Masters throughout the ages have compared life to a river. I’m no master, and yet we recently floated on Clear Creek in Golden, CO and it struck me that tubing is such a beautiful metaphor for life.
If you've never been tubing, you walk with this large inflatable tube that is easily half your size until the spot on the creek where you want to start floating downstream. In Colorado, the water is so cold it takes your breath away, and we had so much rain this year that the current is still strong. You pop up onto your tube, and your ride begins. Kind of like how the ride begins the second you are born.
My arms were trying to reach the water from outside of the tube, while my butt and feet were in the water. This position doesn't provide the 'rider' much control. I could try really hard to force the water in a certain direction with my hands, but it took a lot of energy and I really couldn't get very far. It struck me that I was along for the ride; I could flow with the water or I could try really hard to get somewhere else.
On this particular ride, I wasn't ever in any real danger, but sometimes I was scared. I held on tighter to the tube, my heart raced, and I tried to paddle with my hands, even though I knew that wouldn't really do much. That is what fear and resistance do in this life. At other times, I was completely at peace and I could just ride along with the flow. That is what peace and flow do in this life.
At the start, the current was swift and carried us along. Some times we could hold on to each other's tubes and ride together, at other times the water forced us apart. Calm sections allowed us the time to look at the scenery of the incredibly colorful mesas around us. Rapids took all of our focus to the water, the tube, and our bodies. There are times in life too that take all of our focus and may feel lonely, and other times where we can catch a breath together and look around.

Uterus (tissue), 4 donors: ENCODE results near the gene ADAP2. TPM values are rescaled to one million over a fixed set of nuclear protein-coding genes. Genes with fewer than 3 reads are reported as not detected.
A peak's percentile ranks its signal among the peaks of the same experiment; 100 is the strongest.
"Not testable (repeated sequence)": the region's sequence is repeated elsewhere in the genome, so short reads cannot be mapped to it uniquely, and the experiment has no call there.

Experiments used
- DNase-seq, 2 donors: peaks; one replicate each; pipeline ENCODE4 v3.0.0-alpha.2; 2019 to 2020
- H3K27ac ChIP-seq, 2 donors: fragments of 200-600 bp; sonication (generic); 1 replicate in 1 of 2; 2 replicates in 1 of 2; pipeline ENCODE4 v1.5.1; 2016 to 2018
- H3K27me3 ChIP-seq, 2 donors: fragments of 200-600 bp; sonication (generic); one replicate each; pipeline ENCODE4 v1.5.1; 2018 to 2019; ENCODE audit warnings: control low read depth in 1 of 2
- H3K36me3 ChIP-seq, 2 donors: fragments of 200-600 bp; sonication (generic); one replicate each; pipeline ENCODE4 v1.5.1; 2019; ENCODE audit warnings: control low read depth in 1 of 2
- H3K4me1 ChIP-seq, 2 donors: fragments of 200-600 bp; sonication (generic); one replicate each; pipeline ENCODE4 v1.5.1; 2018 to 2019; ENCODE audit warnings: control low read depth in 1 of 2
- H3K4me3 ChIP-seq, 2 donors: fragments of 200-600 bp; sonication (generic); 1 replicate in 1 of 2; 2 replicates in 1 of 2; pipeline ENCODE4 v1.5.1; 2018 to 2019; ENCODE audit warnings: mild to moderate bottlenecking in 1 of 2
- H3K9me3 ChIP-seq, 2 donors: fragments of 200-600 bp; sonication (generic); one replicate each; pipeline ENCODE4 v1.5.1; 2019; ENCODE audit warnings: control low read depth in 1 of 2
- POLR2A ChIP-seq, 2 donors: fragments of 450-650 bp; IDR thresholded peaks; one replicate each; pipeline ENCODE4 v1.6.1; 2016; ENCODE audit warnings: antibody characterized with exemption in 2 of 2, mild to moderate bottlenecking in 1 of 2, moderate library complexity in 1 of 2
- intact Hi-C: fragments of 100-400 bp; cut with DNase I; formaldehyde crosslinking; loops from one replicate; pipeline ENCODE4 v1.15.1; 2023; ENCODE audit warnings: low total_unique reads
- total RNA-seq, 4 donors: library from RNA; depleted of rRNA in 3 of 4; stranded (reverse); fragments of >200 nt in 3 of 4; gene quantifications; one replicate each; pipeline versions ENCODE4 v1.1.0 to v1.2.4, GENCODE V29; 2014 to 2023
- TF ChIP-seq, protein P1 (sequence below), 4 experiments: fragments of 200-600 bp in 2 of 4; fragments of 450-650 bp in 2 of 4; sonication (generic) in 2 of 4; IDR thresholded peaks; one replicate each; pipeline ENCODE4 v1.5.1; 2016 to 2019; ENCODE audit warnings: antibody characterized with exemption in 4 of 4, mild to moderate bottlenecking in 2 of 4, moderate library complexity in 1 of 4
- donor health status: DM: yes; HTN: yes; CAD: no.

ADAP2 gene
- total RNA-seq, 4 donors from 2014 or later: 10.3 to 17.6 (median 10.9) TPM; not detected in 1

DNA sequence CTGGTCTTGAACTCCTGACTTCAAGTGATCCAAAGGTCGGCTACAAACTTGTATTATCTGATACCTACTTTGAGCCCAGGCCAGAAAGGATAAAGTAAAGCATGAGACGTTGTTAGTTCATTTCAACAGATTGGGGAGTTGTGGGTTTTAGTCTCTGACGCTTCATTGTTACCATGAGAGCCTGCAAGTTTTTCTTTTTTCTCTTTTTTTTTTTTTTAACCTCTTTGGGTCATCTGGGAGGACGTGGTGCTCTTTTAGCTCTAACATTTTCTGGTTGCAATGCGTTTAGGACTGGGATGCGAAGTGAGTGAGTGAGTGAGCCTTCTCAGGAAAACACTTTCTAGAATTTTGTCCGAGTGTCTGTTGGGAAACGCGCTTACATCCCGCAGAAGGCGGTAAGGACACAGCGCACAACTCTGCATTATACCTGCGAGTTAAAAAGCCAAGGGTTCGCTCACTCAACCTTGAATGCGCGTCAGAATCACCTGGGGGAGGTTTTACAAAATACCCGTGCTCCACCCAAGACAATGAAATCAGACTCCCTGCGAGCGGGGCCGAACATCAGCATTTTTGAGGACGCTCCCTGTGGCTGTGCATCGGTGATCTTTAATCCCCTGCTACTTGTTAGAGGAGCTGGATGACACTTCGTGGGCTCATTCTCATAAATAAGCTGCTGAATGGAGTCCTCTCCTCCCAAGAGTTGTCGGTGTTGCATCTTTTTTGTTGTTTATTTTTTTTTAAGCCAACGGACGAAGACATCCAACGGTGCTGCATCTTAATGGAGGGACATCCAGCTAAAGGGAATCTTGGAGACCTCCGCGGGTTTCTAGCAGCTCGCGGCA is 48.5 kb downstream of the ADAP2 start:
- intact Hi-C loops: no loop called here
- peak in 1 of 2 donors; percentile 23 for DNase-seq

There were eddies, where water starts to turn in the opposite direction for a bit. These slowed me down, and sometimes pushed me into the bank. Other tubes missed the eddies all together and floated right past me. In life, that happens too - some people seem to float on by having these easy lives. But comparing myself to them or wishing I was sailing along too, only means that I miss the gift of the eddy. In the eddy, I could feel the beauty of the creek, the land, and the sky.
At a shallow part, I felt really stuck and I had to stand up out of my tube, walk along the slippery rocks to deeper water, and then resume my ride. Sometimes in life doing what you've always done doesn't work anymore and you've got to try something new. And sometimes that new thing is slippery.
Part of the fun of a tube is sometimes the water turns you around and you face the opposite direction. What I learned when I got spun around was that the view was better behind me! That was a surprise. Where can we shift our gaze to see something new or differently?
The creek and the tube also provided a level of neutrality for me. When I allowed the river to guide me, I didn't have to know exactly what the next step was (I knew generally I was heading downstream, but I didn't know exactly what would happen at each rapid). There was a flow that supported me, held me, took me where I wanted to go. I didn't have be a certain way (nice, pretty, perfect, rich, etc.) to still get downstream. And this is my experience of spirit, when I get out of my head and let the universe guide me, I feel supported, loved, and safe just because I'm me.
And even though at times it looked like I was getting nowhere, I was on the creek. I like the idea that we are on our path, and it is where we are supposed to be even if it doesn't look exactly like we thought it would. You are always on your path, you can't get it wrong and you aren't being punished. Decide if it's time to walk on the rocks, or stay for the ride. This life is yours to choose.
“A woman in harmony with her spirit is like a river flowing. She goes where she will without pretense and arrives at her destination prepared to be herself, and only herself.” — Maya Angelou